Freeman v. State

Decision Date15 September 2022
Docket NumberA22A0996
Citation365 Ga.App. 332,878 S.E.2d 578
Parties FREEMAN v. The STATE.
CourtGeorgia Court of Appeals

Jennifer Faith Arndt, for Appellant.

Randal Matthew McGinley, District Attorney, Briana L. Carter, Assistant District Attorney, for Appellee.

Hodges, Judge.

Following a domestic violence incident involving his wife, a jury found Morrio Freeman guilty of aggravated battery-family violence, four counts of aggravated assault-family violence,1 possession of a knife during the commission of a felony, terroristic threats, making a false statement, influencing a witness, possession of a firearm by a convicted felon, possession of cocaine, violation of a protective order, hindering an emergency telephone call, and obstruction of an officer. Freeman appeals from the trial court's denial of his out-of-time motion and amended motion for new trial.2 He argues that the evidence was insufficient to sustain his convictions, and that the trial court erred in admitting evidence of his prior acts pursuant to OCGA § 24-4-404 (b). For the reasons that follow, we affirm.

Viewed in the light most favorable to the verdicts,3 the evidence adduced at trial shows that the victim and Freeman were married, and that they "sometimes" lived together in Porterdale, Georgia, at "his residence." Although the victim had taken out a temporary protective order against Freeman after an incidence of domestic violence occurring shortly after their marriage, which remained in effect at the time of the crimes, Freeman continued to contact her, and the victim began staying with Freeman again "on and off."

In July 2018, Freeman contacted the victim at work and told her he had gotten into an argument with someone, that "there was shooting in the air or shooting at each other," and that he wanted her to come home to calm him down. The victim had seen him with a gun previously. She left work early, went to the house in Porterdale and knocked on the door, but he was not there, as he was apparently still next door where the altercation was taking place. When he returned home, the pair got into an argument about whether she could spend money on shoes for her daughter. Freeman eventually went out to a bar with some neighbors, and the victim decided to take a shower at the house. Freeman returned to the house, but realized he could not find his phone and wallet. He began saying "mean things, bad language" to the victim, calling her "a b*tch" and telling her to "find [his] stuff, get the f*ck up ...," and he hit the victim "a couple of times." Eventually, his phone and wallet were found in the neighbors’ car. As the pair walked back from the neighbors’ house, Freeman told the victim how much he hated her and her family, and that he planned to cut the brake line on her mother's car. When they arrived back at the house, the victim testified that Freeman began "nutting up" and continuing the abuse.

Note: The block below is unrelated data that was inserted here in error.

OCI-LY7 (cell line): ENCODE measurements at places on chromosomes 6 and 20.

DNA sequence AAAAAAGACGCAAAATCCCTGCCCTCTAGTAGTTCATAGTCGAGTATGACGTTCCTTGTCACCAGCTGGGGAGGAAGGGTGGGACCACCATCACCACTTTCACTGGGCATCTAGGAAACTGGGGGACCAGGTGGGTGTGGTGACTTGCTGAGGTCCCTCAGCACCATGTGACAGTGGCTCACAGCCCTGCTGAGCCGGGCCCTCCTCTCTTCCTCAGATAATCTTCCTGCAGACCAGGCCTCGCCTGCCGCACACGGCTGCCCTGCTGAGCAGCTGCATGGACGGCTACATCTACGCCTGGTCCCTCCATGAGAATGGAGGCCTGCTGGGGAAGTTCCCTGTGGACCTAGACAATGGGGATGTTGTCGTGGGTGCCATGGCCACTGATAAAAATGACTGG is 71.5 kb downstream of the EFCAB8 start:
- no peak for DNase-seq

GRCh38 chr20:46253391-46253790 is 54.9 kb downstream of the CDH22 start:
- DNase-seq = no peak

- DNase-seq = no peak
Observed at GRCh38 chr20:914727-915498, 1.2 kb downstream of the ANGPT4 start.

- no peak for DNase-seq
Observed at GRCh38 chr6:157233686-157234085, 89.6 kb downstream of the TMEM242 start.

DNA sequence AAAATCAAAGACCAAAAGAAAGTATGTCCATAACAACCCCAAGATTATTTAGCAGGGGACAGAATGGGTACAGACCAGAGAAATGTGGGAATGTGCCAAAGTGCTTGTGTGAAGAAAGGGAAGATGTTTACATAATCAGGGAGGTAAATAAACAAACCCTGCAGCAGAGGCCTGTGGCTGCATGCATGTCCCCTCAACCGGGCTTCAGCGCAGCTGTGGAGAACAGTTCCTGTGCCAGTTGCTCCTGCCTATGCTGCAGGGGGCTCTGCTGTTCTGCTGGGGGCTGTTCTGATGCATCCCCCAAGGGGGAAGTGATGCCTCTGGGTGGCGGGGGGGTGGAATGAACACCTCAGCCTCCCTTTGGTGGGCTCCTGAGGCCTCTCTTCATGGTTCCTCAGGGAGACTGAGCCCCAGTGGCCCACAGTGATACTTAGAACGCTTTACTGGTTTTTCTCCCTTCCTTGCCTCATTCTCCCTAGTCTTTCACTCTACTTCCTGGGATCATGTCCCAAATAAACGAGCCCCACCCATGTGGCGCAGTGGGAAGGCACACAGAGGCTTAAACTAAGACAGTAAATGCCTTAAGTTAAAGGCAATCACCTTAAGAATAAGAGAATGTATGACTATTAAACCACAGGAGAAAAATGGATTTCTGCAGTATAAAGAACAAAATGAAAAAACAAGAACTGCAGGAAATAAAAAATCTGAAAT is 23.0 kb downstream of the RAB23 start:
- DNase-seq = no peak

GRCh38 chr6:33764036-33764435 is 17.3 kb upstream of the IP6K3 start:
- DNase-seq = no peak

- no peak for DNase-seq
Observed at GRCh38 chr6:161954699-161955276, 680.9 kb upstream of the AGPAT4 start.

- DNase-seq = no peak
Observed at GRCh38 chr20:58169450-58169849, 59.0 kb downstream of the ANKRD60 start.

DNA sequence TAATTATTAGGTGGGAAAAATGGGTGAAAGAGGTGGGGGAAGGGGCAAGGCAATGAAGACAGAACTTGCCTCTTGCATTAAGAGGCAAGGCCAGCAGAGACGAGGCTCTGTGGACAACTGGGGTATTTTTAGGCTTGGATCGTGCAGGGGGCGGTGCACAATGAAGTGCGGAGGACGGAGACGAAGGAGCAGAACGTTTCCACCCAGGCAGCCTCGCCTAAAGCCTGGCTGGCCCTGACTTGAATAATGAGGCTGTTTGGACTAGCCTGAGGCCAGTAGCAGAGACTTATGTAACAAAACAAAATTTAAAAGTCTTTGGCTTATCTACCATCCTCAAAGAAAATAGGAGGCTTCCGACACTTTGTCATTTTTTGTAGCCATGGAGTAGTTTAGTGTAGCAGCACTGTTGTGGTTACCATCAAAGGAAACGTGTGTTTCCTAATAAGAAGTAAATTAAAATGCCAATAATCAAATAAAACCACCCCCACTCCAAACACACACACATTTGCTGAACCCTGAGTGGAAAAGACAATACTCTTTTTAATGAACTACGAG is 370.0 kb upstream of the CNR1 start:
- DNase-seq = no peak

The victim testified, generally, that she recalled Freeman hitting, spitting on, and biting her, as well as strangling her twice to the point of unconsciousness, and that he also attempted to strangle her at other points during the incident, although not to the point that she blacked out. As will be outlined in more detail below, the jury was shown photographs of and heard testimony that the victim was strangled, had bruising and contusions on her neck and face, swelling and bruising around her eyes, ruptured blood vessels in her eyes from the strangulation, a concussion and nasal bone fracture, cuts and scratch marks, and bruising to her right wrist and forearm.